Exporting In

Exporting In

Copyright 2008, Traffic World, Inc.

While much of the transportation industry has been focused on the flow of imported goods and the infrastructure that''s needed to support it - you know, the "tsunami of containers preparing to hit California" - actual events have taken a different turn.

U.S. manufacturing is growing at a sharp rate and shippers have no doubt what is keeping the U.S. economy on its feet and potentially even primed for a recovery.

To the manufacturers, it''s all about exports.

According to the U.S. Department of Commerce, U.S. exports of goods grew 9.1 percent in the first quarter, a sharp rate that was anything but an anomaly. Exports grew more than 9 percent in 2006 and 2007 and they''ve grown 28 percent since 2005, more than three times faster than the overall economy, according to the National Association of Manufacturers.

Meanwhile, imports have been on a steady slide downward, with growth slowing sharply each year since the 2004 peak of 11.9 percent until imported goods declined 1.1 percent in the first three months of this year.

The NAM, which is becoming increasingly active in the transportation and logistics arena, is highlighting the strong export story this year as it tries to start a drum beat for free trade agreements and the greater access they''ll bring to foreign markets for U.S. manufacturers.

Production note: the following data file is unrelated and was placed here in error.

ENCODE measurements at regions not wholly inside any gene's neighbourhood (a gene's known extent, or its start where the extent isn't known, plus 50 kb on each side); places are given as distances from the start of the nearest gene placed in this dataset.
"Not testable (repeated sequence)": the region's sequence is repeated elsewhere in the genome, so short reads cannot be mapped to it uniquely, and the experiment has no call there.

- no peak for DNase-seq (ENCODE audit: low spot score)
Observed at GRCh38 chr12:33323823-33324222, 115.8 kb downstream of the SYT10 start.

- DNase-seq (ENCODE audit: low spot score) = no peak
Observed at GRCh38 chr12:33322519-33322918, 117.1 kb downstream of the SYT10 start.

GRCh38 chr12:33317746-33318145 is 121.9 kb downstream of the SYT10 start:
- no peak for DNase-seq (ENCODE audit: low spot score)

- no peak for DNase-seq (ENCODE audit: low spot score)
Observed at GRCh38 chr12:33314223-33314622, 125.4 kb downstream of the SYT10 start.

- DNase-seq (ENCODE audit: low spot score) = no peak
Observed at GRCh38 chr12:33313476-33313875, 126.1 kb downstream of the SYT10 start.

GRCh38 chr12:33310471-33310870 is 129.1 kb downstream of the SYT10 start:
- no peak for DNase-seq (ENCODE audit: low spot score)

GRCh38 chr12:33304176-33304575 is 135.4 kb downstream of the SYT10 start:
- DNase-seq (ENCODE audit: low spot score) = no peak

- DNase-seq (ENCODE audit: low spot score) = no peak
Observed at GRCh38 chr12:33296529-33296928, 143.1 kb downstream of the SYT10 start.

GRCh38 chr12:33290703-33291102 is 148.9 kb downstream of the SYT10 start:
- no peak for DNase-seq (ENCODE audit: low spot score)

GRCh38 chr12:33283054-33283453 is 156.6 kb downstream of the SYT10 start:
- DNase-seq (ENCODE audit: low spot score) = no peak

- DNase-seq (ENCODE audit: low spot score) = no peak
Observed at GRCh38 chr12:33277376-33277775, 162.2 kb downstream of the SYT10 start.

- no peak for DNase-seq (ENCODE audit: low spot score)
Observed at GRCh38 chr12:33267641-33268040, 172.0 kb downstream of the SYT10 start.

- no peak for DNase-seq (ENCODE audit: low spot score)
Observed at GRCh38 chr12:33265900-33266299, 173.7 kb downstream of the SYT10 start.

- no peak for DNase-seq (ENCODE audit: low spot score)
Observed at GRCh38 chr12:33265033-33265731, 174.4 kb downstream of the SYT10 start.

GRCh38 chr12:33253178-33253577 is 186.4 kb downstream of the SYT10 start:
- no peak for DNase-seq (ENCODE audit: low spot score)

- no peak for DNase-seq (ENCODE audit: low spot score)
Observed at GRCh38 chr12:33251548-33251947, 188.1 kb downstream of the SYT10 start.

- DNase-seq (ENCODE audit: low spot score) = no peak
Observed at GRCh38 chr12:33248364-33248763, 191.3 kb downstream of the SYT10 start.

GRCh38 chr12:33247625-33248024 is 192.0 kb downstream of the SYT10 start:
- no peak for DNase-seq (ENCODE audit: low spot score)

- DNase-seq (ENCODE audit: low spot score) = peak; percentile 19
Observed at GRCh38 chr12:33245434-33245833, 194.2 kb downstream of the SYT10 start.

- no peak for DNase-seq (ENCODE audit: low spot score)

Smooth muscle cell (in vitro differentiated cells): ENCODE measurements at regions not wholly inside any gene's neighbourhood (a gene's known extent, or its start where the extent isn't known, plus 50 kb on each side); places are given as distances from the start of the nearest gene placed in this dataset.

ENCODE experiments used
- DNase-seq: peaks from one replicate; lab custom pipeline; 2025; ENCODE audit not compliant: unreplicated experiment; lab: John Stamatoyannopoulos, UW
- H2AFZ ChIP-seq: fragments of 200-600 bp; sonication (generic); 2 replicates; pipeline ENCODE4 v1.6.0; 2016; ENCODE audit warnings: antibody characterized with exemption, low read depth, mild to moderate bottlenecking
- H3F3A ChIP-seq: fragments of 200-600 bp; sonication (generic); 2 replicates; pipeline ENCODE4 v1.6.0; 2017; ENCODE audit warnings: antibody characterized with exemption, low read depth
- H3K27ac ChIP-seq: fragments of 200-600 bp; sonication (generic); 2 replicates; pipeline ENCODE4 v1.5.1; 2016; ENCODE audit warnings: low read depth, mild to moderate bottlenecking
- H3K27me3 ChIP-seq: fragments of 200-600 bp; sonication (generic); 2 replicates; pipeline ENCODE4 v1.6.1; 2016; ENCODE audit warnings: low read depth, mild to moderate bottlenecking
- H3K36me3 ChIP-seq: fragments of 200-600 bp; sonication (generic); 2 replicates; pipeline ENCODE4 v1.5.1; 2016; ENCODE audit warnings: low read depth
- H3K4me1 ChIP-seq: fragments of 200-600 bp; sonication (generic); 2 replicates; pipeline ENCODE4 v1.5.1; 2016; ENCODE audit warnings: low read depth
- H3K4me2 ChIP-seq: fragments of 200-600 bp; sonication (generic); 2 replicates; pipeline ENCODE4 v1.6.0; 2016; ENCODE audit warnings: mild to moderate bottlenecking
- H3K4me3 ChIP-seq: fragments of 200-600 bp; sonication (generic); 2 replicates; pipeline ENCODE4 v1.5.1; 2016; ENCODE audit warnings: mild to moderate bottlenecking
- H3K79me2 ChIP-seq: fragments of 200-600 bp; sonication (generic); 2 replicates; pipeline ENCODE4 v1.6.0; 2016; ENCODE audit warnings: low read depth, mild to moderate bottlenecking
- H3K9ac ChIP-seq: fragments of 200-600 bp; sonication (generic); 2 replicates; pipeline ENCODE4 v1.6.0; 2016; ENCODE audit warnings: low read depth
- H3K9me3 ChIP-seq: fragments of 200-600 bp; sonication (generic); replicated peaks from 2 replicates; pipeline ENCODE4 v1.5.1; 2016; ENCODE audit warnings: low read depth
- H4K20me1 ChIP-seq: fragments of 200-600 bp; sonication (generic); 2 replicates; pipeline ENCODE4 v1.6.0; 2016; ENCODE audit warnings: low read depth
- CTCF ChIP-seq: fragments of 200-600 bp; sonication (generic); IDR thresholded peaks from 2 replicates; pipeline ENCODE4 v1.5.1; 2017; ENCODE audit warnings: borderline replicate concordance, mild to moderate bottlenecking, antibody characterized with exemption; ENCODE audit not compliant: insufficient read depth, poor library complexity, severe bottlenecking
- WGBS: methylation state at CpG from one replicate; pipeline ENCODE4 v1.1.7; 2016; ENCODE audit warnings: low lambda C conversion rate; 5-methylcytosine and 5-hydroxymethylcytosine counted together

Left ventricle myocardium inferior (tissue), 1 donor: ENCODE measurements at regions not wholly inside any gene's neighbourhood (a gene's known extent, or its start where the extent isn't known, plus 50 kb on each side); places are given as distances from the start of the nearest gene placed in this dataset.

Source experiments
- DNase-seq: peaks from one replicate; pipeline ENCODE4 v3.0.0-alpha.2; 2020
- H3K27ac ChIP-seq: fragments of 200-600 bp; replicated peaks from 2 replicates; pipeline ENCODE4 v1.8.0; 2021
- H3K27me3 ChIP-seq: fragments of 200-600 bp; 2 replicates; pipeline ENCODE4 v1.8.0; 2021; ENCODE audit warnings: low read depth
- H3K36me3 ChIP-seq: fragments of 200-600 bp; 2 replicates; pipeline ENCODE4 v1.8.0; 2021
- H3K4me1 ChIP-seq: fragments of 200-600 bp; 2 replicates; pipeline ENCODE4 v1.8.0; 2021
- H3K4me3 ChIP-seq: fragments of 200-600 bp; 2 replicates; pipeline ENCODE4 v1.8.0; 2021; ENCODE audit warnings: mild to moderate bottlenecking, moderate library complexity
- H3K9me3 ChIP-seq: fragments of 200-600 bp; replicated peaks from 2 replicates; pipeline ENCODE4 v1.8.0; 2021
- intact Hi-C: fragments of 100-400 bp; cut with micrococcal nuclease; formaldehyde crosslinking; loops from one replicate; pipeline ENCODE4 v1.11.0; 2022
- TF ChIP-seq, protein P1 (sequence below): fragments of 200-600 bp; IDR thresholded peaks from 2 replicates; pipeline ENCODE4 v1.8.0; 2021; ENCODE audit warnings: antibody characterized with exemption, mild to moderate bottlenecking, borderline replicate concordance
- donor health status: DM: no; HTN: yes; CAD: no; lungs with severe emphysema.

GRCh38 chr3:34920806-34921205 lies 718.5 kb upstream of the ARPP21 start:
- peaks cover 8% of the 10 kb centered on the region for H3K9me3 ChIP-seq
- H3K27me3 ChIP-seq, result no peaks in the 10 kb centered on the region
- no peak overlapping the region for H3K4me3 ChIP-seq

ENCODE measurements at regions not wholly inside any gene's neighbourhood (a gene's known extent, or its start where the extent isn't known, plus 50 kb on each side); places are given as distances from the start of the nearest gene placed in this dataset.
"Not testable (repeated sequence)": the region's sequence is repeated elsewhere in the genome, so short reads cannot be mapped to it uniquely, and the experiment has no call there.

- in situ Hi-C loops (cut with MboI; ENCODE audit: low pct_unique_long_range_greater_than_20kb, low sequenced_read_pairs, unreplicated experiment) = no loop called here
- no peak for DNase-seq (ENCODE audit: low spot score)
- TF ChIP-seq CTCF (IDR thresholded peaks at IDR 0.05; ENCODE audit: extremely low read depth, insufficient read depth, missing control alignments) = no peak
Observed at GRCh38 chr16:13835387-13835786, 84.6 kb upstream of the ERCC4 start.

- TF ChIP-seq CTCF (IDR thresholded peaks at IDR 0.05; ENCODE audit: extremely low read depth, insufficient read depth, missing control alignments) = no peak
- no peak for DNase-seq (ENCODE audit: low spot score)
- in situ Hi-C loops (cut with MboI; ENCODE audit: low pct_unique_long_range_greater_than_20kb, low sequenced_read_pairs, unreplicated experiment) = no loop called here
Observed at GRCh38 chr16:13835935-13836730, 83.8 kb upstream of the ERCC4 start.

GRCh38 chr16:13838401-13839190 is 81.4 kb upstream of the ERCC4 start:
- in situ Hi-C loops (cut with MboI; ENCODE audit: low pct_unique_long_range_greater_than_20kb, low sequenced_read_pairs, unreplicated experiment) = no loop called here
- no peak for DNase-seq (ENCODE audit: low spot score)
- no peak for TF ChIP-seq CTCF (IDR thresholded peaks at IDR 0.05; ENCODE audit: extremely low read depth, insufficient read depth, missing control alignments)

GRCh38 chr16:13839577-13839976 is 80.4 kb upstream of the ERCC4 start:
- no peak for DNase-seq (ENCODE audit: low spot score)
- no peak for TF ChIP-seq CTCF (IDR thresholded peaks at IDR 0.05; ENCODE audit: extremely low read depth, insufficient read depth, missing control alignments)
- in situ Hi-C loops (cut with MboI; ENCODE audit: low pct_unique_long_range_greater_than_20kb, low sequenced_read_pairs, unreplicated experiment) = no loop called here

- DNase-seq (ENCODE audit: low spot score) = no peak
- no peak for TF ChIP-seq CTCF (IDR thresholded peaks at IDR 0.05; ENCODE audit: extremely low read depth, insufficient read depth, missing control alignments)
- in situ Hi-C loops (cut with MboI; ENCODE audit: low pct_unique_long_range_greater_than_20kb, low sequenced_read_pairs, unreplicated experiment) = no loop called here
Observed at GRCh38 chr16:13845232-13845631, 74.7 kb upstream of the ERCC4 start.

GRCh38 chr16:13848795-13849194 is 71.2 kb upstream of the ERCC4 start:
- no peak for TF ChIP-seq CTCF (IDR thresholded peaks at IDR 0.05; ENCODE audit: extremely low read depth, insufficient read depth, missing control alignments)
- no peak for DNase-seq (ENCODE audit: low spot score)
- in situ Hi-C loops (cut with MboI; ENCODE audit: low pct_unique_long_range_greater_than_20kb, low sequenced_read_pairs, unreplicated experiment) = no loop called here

But the vibrant export sector also has important implications for the companies that carry those goods and, perhaps more importantly, for how those companies and state and federal governments plan for future freight flows.

It''s become almost accepted wisdom, after all, that the U.S. freight transportation economy begins when containers are unloaded at the ports of Los Angeles and Long Beach. But trade patterns can change more easily than weather patterns, it appears.

Trade was 16 percent of U.S. economic growth in 2006, then 32 percent in 2007. In the first quarter, NAM Chief Economist David Huether said, trade accounted for 90 percent of what little growth there was in the U.S. economy.

And that trade is made up of the goods that make up big-ticket shipments. Capital goods make up 40 percent of exports last year and industrial supplies were 26 percent. The largest single share of exports, at 29 percent, went to Europe.

These are the goods keeping large parts of the transportation sector moving, and they illustrate how important it is to diversify business rather than bend strategy too far toward the winds of today''s shipping patterns.

Huether expects the stark gap between imports and exports to close in coming months. "We''ve seeing exports grow 9 percent or so while imports decline," he said. "Both those trends will moderate, so we see more 6 to 7 percent growth in exports and imports growing 2 to 3 percent and not in negative growth territory. That trend is going to continue for the rest of the year."

It''s not as if there is no demand for imports right now, of course. It''s just that most of the demand turns out to be for empty containers.